Abstract: SA-PO210

In Vivo Investigation of Calcium Dynamics in Developing Podocytes during Glomerular Morphogenesis

Session Information

  • Glomerular: Cell Biology
    November 04, 2017 | Location: Hall H, Morial Convention Center
    Abstract Time: 10:00 AM - 10:00 AM

Category: Glomerular

  • 1003 Glomerular: Cell Biology

Authors

  • Djenoune, Lydia, Massachusetts General Hospital , Charlestown, Massachusetts, United States
  • Tomar, Ritu, Massachusetts General Hospital , Charlestown, Massachusetts, United States
  • Merkel, Erin, Massachusetts General Hospital , Charlestown, Massachusetts, United States
  • Drummond, Iain A., Massachusetts General Hospital , Charlestown, Massachusetts, United States
Background

Podocytes are highly specialized epithelial cells in the kidney glomerulus that play critical roles in maintaining the glomerular filtration barrier. Nephrotic syndrome genes, including TrpC6 and PLCe1, affect podocyte calcium signaling. However, the role of calcium signaling during podocyte development in vivo remains unknown.

Methods

Here we aim at understanding the role of calcium signaling during glomerular development using live imaging of zebrafish.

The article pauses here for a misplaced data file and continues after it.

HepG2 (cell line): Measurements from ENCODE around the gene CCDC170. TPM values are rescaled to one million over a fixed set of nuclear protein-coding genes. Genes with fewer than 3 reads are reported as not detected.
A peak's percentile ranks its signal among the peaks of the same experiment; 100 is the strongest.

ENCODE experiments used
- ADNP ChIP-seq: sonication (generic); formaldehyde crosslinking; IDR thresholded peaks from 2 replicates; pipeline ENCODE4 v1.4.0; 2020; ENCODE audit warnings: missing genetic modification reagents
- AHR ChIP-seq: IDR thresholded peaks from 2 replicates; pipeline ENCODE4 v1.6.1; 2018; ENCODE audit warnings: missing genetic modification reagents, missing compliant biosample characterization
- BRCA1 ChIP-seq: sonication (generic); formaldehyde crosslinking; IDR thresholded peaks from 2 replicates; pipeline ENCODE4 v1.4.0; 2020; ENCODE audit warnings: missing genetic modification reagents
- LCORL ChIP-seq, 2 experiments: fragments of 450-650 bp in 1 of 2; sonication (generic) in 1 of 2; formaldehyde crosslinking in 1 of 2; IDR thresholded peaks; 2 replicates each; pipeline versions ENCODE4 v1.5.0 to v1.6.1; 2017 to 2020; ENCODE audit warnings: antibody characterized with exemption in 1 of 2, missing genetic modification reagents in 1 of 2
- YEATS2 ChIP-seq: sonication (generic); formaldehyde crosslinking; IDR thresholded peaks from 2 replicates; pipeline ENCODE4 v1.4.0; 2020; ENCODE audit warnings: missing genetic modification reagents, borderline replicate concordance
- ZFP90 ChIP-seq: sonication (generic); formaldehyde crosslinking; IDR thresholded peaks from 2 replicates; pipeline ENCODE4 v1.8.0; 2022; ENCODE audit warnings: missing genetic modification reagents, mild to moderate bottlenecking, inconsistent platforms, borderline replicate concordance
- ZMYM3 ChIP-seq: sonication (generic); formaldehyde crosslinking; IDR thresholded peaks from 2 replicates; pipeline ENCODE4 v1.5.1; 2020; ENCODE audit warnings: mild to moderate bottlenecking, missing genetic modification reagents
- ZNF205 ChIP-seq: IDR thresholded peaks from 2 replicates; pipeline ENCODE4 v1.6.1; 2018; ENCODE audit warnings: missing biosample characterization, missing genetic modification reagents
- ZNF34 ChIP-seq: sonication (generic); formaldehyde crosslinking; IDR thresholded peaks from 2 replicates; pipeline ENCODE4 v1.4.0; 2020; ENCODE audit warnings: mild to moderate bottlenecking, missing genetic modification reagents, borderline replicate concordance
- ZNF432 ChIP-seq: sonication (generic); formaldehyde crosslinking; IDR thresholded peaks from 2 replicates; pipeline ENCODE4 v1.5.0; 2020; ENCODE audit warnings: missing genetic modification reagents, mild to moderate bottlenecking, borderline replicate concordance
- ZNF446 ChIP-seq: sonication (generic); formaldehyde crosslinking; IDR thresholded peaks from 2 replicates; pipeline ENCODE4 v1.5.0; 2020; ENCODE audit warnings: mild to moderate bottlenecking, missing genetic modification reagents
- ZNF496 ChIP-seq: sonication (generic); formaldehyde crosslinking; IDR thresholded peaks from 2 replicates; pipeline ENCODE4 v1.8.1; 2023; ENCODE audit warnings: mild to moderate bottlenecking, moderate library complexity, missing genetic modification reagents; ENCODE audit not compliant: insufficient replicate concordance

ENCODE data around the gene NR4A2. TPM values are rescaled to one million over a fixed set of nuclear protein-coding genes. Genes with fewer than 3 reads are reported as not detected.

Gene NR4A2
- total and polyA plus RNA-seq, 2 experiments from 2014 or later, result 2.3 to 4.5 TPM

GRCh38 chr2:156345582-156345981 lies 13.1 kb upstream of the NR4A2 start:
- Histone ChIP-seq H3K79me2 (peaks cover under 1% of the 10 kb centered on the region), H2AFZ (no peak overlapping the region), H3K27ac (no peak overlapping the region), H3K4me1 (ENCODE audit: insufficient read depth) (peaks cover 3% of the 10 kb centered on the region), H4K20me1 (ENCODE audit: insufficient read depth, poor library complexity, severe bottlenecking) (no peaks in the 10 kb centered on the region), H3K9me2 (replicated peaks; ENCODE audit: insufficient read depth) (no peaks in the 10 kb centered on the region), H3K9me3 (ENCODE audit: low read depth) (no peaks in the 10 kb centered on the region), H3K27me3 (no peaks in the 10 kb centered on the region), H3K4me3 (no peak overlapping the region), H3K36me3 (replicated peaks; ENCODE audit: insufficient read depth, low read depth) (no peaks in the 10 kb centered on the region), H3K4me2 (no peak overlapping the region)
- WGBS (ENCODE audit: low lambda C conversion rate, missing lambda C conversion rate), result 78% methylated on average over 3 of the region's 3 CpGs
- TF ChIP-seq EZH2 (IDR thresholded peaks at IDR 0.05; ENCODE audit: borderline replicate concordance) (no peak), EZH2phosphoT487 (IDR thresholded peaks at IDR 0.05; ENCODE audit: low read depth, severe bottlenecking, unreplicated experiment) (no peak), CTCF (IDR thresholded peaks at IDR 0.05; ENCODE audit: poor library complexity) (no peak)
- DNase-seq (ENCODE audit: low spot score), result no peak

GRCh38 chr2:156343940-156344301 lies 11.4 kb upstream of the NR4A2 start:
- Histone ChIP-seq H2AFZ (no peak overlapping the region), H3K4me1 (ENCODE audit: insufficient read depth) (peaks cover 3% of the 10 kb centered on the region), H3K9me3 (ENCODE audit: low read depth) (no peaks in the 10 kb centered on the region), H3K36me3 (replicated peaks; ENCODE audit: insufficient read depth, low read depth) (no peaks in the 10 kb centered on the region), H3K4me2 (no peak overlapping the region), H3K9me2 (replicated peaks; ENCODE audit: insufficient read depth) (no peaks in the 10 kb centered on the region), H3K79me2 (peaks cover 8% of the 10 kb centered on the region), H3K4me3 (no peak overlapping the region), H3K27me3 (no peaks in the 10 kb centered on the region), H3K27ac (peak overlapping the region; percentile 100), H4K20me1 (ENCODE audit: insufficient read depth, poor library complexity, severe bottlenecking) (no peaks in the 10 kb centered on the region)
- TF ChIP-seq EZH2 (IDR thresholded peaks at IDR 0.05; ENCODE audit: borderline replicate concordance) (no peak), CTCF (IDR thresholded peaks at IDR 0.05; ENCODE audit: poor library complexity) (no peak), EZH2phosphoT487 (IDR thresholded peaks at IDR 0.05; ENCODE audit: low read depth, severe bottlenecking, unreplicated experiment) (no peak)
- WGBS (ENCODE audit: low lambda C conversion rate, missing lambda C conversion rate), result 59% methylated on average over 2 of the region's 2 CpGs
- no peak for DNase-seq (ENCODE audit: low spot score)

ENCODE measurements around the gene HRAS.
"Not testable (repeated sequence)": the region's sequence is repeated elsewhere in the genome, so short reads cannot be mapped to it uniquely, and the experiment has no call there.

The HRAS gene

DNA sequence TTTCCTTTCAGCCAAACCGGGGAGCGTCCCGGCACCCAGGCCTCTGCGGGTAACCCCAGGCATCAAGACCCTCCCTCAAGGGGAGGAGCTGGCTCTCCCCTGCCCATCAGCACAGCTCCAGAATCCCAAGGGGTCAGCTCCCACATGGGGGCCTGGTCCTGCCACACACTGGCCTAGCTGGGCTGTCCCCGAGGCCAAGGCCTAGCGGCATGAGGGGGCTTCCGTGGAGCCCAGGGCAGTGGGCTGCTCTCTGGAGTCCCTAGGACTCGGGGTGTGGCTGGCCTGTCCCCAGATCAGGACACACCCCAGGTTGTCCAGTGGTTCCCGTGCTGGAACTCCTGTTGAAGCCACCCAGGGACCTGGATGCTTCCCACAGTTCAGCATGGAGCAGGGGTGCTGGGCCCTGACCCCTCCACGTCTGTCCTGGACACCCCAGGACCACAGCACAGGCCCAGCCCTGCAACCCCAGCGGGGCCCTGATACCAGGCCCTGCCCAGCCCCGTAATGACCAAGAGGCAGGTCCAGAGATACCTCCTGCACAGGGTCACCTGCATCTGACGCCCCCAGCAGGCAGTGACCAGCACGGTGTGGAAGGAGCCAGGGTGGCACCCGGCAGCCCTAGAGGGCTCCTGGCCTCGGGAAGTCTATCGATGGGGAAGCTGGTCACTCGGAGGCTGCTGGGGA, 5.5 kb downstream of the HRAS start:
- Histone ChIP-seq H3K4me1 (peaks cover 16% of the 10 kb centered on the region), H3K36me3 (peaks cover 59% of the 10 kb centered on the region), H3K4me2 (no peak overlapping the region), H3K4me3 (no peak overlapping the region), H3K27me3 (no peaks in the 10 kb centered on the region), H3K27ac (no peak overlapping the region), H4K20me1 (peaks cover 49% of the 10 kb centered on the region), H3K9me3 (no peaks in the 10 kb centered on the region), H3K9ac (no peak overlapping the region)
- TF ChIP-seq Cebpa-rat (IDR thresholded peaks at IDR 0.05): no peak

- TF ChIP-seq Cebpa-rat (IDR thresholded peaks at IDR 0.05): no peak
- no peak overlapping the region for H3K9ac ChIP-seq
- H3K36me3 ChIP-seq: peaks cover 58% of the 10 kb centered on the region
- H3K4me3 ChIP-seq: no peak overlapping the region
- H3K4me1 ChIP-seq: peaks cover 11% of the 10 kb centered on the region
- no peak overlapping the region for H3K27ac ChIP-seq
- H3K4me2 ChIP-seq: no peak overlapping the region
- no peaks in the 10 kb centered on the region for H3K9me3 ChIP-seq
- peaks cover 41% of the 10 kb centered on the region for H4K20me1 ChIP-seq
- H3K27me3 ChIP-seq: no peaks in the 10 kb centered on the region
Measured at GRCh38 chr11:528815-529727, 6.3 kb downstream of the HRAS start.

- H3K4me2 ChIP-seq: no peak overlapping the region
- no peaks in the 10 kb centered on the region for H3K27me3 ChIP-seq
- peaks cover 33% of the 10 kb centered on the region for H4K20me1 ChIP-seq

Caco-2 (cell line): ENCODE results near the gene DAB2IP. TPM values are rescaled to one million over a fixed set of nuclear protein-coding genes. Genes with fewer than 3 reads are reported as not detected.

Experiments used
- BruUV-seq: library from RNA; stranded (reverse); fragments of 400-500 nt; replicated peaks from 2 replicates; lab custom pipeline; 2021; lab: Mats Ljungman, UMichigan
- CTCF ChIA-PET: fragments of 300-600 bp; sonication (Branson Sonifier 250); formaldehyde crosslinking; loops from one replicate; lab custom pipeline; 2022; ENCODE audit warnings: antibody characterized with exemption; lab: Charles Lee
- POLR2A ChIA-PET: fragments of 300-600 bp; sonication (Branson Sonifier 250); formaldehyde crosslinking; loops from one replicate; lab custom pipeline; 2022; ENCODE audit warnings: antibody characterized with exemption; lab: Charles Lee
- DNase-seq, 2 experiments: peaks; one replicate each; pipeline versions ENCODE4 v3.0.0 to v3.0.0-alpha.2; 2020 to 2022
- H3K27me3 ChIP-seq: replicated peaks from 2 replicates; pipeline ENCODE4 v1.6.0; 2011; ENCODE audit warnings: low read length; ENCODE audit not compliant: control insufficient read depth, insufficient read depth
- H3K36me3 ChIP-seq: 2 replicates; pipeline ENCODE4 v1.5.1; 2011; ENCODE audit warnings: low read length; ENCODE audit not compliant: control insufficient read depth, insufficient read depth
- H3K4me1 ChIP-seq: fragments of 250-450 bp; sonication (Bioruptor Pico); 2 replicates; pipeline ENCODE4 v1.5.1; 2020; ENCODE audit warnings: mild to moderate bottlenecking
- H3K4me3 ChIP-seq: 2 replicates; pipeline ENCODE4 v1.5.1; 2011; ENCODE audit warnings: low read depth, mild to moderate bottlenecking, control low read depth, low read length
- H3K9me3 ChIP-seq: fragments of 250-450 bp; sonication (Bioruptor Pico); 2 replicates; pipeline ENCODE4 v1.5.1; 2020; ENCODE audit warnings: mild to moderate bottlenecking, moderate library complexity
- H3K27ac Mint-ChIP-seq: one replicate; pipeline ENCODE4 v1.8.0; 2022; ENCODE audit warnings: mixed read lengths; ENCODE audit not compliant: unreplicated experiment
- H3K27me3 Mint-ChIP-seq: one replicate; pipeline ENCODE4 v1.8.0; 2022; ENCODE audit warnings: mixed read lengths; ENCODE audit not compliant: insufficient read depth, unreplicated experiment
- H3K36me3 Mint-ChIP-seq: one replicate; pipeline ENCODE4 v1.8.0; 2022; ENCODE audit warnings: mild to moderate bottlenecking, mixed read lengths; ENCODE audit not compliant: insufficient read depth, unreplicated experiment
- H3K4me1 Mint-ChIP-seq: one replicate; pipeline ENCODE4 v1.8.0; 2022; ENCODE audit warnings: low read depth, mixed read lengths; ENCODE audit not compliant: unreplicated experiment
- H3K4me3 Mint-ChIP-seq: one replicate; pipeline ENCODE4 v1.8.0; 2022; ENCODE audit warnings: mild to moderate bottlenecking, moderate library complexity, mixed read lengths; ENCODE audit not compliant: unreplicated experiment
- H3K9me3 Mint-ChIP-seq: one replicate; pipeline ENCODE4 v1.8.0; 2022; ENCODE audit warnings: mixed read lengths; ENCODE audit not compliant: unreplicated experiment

Results

Live imaging showed that immature podocytes (48 hours post fertilization) are dynamic and interact with the dorsal aorta to form glomerular capillaries. By 4 days post fertilization (dpf) podocytes stabilize and the filtration barrier is functionally mature. Using the calcium biosensor GCaMP3, we observed spontaneous intracellular calcium transients in podocytes at early stages (2-3 dpf) of development in the zebrafish larva which were silenced by 4 dpf suggesting a role for calcium signaling in podocyte maturation. To determine the source of calcium, larvae were treated with calcium inhibitors and we observed that calcium transients were blocked by cyclopiazonic acid, thapsigargin and 2APB but not by cilnidipine or nifedipine, indicating calcium release from intracellular stores. plce1 knockdown resulted in podocyte defects, disorganized capillaries, and loss of podocin expression suggesting a requirement for calcium signaling in podocyte differentiation. Using an unbiased whole glomeruli RNAseq transcriptome approach we identified multiple candidate signaling receptors potentially responsible for developmental podocyte calcium signaling.

Conclusion

These studies will help to identify new targets for intervention in glomerular diseases and establish zebrafish as a model for glomerular diseases caused by impaired calcium signaling.

Funding

  • NIDDK Support